Written-off light vehicles

If your light vehicle (car, motorcycle, trailer or caravan) has been so badly damaged that it’s not safe or economical to repair, it will be written off and the registration cancelled. Written-off light vehicles cannot be re-registered, except in limited circumstances.

What is a written-off light vehicle?

A light vehicle is written off if it has been so badly damaged that it’s not safe or economical to repair.

An insurer, self-insurer or auto dismantler uses a formula set out in the Road Transport Act 2013 to determine whether a light vehicle will be written off.

Written-off light vehicles cannot be re-registered in NSW, except in limited circumstances, and can only be used for parts or scrap metal.

These laws apply to all light vehicles (less than 4.5 tonnes Gross Vehicle Mass), including cars, trailers, caravans and motorcycles, up to 15 years old.

The NSW written-off vehicle laws aim to make vehicles safer and protect road users. They also aim to reduce vehicle theft, car re-birthing and related crime in NSW.

Vehicle re-birthing

A vehicle is ‘re-birthed’ when the identifiers from a written-off vehicle are used to re-identify a stolen vehicle, or stolen parts are used to repair a written-off vehicle.

Re-birthed vehicles are often poorly repaired and can be a safety risk.

What happens if my light vehicle is written off?

The vehicle registration will be cancelled, and the vehicle recorded on the NSW Written-Off Light Vehicle Register. You’ll be notified of this in writing.

The Compulsory Third Party (CTP) insurance for the vehicle will continue for four business days after the registration cancellation date.

Re-registering a written-off light vehicle

Roads and Maritime Services will only consider an application to repair and re-register a written off light vehicle in limited circumstances, where the vehicle:

Do not begin any repairs without authorisation from Roads and Maritime.

Statutory write-off assessment criteria

Roads and Maritime will only consider applications to re-register written-off light light vehicles which have not suffered any damage listed under the statutory write-off assessment criteria. Damage listed under the statutory write-off assessment criteria is so severe that it’s not safe to attempt repairs.

Insurers determine whether damage is listed under the statutory write-off assessment criteria by assessing the following:

  • Excessive fire, stripping, water or structural damage
  • Excessive structural damage to three or more of the areas listed:
    • Roof
    • A pillar
    • Firewall
    • Longitudinal structural rails
    • Floorpan
    • The suspension components
    • The mechanical components (eg the engine block, transmission case, differential housing and/or the axle housing)
    • Any or all of the activation or deployment of supplementary restraints (eg airbags and/or seat belts).

If your light vehicle has not suffered any damage listed under the statutory write-off assessment criteria and you want to apply for authorisation to repair and re-register it, you’ll need to get a ‘Declaration of vehicle damage’ from your insurer.

Your vehicle must also fit one of the exempt categories.

Exempt categories

Roads and Maritime will only consider applications to repair and re-register written-off light vehicles if they fit one of the exempt vehicle categories:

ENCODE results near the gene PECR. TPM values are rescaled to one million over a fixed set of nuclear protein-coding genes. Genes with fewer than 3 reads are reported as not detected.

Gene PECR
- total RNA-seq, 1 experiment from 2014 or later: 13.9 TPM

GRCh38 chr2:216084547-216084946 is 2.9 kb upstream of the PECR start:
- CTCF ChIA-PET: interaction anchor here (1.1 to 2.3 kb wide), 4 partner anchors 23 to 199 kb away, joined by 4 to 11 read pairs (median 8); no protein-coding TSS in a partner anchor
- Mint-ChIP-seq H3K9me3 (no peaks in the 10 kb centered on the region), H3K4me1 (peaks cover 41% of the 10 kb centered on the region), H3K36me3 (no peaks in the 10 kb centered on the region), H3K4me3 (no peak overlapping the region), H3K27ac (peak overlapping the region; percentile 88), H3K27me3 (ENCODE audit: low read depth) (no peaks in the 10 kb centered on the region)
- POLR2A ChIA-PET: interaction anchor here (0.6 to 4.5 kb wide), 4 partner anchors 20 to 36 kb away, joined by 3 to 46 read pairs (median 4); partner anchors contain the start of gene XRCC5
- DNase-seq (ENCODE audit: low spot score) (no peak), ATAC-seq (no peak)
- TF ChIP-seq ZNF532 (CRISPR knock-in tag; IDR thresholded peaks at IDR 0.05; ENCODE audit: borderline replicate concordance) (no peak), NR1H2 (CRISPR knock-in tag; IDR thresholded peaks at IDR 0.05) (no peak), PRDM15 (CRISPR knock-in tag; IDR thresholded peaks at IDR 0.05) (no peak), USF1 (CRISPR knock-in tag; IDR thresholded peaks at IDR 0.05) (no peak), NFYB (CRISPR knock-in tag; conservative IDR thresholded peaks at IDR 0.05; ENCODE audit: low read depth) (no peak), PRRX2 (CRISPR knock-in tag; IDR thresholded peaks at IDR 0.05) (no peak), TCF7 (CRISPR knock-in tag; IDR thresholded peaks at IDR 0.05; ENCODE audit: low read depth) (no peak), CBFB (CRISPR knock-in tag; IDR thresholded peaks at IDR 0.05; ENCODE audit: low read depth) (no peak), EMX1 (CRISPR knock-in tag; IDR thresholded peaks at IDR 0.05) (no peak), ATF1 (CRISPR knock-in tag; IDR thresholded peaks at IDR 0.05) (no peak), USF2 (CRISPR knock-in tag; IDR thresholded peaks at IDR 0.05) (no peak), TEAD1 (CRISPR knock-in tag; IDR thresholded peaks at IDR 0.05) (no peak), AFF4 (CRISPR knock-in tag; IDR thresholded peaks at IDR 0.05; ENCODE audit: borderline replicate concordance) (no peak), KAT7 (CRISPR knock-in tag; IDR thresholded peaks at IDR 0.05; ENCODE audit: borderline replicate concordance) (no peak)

• Hail damaged, where you were the registered operator for more than 28 days before the vehicle was hail damaged (contact your insurer)
  • Inherited in a will or letters of administration
  • Registered in your name for more than 28 days before the damage that caused it to be written off.

Applying for authorisation to repair

If your written off light vehicle has not suffered any damage listed under the statutory write-off assessment criteria and fits one of the exempt categories, you can apply to Roads and Maritime for authorisation to repair it.

You’ll need to provide:

You must mail your application to Roads and Maritime – address details are included on the form.

If authorisation to repair is granted

If your application is approved, Roads and Maritime will mail you an Authorisation to Repair.

Contact a NSW Fair Trading licensed repairer for advice and guidance before beginning repairs.

Your vehicle must be repaired to the manufacturer’s guidelines or recognised industry standards. Once repairs are complete, your repairer will give you a Certificate of Compliance declaring that the vehicle has been repaired to the required standards.

If you intend to carry out repairs yourself, a licensed repairer must certify your repairs. The certifier may need you to present the vehicle for inspections during the repair process. You may need to keep a repair diary of the repair process, photograph the damaged areas before and after repair and keep copies of the relevant standards used for the repairs.

Roads and Maritime recommends that you keep all information to do with the repair process, including invoices and receipts for parts, to support your application for registration.

All vehicles successfully repaired and re-registered will have noted on their Certificate of Registration that the vehicle was previously written off.

Once repairs are completed and certified

Once all your repairs are completed and certified, there are three steps you need to take:

  1. AUVIS inspection
  2. VIIU inspection
  3. Apply for registration.

1. AUVIS inspection

You’ll need to have the vehicle inspected at an Authorised Unregistered Vehicle Inspection Station, and get an identity and safety check